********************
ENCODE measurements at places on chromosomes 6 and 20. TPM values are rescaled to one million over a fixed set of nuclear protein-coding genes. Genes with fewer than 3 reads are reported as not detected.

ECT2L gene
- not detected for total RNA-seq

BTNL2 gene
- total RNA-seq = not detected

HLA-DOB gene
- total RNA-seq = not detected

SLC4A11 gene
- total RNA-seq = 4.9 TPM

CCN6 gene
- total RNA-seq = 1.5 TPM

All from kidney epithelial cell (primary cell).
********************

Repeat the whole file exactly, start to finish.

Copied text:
ENCODE measurements at places on chromosomes 6 and 20. TPM values are rescaled to one million over a fixed set of nuclear protein-coding genes. Genes with fewer than 3 reads are reported as not detected.

ECT2L gene
- not detected for total RNA-seq

BTNL2 gene
- total RNA-seq = not detected

HLA-DOB gene
- total RNA-seq = not detected

SLC4A11 gene
- total RNA-seq = 4.9 TPM

CCN6 gene
- total RNA-seq = 1.5 TPM

All from kidney epithelial cell (primary cell).